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Samira Anwar, Sarim Mohammad, Muhammad Babar Elahi, Irene Gottlob; Optic Nerve Hypoplasia in Association with Retinal Changes. Invest. Ophthalmol. Vis. Sci. 2011;52(14):2990.
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Optic nerve hypoplasia (ONH) refers to the clinical appearance of a small optic nerve which may be unilateral or bilateral. Little is known about the macular architecture in ONH. The purpose of this study was to investigate affected individuals by examining the retinal appearance using ultra high resolution optical coherence tomography (UHR-OCT).
We describe four patients with isolated unilateral optic nerve hypoplasia and normal neuroimaging in whom we have investigated UHR-OCT appearances of the macula and compared it to the unaffected normal fellow eye. The average age of all four patients was 11.75 years with range from 10 years to 13 years. There was 1 right eye and 3 left eyes clinically affected with optic nerve hypoplasia. Corrected distance visual acuities (VA) in the normal clinically unaffected eye ranged from 0.0 to 0.1 (LogMar) and VA in affected eyes with optic nerve hypoplasia ranged from 1.0 (LogMar) to PL. In all patients a relative afferent pupil defect (RAPD) was noted in the affected eye. Spectral optical coherence tomography (SOCT) ((UHR-OCT) (SOCT Copernicus, 94 OPTOPOL Technology S.A., Zawiercie, Poland) was performed in both eyes for each patient.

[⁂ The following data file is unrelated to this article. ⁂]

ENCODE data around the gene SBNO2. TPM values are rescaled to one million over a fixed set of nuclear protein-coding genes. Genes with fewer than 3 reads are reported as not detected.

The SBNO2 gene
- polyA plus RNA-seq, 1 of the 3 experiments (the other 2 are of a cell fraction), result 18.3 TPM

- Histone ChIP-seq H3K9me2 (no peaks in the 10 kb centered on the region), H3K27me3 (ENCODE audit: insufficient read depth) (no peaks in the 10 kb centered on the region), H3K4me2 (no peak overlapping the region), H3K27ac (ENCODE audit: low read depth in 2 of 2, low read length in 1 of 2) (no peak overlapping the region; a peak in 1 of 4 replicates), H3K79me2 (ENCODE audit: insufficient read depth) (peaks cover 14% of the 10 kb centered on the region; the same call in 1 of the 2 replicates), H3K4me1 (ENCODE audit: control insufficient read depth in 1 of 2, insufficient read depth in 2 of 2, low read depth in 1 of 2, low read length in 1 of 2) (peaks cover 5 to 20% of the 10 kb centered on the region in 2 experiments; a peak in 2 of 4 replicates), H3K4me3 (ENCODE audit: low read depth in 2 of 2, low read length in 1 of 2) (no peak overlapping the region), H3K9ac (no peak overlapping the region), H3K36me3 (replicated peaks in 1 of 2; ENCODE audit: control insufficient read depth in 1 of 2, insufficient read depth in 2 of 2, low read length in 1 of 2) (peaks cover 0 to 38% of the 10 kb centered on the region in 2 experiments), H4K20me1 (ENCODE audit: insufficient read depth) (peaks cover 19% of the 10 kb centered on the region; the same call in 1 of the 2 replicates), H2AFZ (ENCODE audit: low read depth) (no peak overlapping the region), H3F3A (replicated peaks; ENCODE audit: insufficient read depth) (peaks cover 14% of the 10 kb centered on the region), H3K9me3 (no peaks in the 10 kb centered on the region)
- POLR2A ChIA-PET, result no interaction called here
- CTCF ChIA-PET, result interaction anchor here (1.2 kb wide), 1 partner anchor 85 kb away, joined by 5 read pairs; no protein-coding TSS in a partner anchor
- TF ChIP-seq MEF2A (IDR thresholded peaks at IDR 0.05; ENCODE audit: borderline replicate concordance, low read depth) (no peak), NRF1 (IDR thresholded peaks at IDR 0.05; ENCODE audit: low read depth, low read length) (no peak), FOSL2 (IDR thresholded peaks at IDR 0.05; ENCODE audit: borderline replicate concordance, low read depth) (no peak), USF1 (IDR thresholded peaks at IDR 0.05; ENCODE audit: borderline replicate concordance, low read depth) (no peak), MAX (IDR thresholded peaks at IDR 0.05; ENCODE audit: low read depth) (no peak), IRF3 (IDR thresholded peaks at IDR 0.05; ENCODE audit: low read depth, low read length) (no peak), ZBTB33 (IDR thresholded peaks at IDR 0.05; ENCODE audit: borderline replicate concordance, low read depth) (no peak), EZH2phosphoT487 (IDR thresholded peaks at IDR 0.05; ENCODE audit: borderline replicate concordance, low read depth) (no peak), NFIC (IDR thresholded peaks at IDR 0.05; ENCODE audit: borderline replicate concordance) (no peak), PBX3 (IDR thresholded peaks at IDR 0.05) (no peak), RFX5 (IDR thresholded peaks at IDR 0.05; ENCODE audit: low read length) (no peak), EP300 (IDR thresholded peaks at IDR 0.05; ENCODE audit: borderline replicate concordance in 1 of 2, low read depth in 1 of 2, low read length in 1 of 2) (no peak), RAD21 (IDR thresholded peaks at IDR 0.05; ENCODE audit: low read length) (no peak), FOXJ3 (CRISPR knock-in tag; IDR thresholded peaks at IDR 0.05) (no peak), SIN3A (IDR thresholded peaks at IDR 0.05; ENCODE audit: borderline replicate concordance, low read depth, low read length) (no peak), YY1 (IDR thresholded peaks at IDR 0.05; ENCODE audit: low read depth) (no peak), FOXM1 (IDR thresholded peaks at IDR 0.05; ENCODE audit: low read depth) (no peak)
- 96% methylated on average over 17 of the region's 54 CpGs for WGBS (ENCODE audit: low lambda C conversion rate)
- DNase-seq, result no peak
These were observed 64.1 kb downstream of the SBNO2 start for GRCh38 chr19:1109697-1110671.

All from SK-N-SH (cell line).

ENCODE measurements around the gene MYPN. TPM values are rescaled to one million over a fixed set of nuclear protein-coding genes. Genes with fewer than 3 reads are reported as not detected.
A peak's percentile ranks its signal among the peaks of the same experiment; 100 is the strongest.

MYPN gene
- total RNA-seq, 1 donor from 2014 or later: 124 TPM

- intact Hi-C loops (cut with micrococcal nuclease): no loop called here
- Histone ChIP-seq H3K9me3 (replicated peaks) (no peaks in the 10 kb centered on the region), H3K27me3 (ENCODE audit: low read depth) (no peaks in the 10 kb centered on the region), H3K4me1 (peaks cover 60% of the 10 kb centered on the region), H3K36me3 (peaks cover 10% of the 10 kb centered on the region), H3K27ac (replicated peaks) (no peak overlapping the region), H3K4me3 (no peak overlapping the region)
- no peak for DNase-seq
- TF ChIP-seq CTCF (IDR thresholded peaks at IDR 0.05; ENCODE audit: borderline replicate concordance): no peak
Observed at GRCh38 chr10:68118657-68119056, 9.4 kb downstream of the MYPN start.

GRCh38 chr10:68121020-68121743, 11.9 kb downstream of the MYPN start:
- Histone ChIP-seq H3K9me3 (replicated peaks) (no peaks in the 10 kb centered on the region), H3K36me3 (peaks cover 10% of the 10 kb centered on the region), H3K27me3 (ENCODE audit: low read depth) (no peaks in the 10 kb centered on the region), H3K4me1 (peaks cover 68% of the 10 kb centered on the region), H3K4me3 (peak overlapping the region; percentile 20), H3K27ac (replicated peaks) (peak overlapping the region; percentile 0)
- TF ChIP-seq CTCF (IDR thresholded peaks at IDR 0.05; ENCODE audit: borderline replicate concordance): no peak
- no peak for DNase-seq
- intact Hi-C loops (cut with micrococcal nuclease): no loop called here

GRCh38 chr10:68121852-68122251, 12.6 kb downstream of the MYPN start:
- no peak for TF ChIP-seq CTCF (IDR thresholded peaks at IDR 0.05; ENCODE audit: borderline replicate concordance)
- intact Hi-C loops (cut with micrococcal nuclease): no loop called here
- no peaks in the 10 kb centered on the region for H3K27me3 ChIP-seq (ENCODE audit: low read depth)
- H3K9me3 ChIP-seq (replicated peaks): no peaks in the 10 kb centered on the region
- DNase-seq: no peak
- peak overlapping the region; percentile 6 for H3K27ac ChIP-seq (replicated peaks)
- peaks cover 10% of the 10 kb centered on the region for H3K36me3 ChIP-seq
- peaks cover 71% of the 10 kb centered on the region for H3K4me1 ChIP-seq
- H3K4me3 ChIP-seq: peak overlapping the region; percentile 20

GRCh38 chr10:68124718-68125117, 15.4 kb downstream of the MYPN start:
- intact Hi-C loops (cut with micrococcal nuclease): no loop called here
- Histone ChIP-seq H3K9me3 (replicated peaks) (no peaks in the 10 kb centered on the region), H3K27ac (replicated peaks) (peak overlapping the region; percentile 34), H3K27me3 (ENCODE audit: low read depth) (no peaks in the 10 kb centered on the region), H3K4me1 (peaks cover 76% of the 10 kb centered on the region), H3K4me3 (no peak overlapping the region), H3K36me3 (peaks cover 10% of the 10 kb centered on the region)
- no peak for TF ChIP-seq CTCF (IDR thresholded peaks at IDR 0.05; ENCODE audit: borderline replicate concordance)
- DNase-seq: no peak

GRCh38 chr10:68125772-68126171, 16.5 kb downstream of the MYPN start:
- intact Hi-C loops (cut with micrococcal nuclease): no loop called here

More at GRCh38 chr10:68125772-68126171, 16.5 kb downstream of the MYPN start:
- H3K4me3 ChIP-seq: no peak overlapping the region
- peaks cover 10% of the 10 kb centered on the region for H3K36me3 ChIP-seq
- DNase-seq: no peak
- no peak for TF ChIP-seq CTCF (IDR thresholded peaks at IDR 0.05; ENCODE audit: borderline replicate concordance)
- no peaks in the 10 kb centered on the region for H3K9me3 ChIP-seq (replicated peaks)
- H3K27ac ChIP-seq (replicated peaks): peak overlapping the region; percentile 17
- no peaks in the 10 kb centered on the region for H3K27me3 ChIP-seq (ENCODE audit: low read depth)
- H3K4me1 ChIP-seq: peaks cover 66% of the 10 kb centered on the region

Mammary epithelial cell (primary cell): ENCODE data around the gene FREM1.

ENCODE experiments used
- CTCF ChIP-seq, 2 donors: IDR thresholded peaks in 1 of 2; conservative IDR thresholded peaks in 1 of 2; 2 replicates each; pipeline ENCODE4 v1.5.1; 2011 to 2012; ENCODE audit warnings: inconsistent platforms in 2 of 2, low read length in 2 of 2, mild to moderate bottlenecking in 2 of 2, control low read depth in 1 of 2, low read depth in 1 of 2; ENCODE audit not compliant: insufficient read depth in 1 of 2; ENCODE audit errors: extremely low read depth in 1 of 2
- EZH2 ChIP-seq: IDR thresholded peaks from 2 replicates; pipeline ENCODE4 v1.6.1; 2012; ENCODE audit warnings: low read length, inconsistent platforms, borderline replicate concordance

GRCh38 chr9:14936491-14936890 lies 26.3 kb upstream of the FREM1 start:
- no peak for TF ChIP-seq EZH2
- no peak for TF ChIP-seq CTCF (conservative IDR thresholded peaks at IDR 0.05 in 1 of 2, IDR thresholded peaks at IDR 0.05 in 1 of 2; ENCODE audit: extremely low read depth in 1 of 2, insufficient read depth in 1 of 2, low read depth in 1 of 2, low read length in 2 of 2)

In all four patients the retinal layers were thinner than normal in the affected eye. The retinal nerve fibre layer appeared to be absent and the retinal ganglion cell layer was difficult to distinguish. In 2 out of 4 patients, there was complete absence of the foveal pit. In the unaffected eye of all four patients the foveal pit was present but the overall retinal thickness was reduced. However in all eyes examined the photoreceptor layer appeared to be normal.
In ONH the retinal morphology is significantly abnormal. This involves mostly the inner retinal layers. The foveal architecture may be severely affected as described above. Inner retinal layer abnormalities were also noted in the clinically unaffected fellow eye with normal vision but to a lesser degree.
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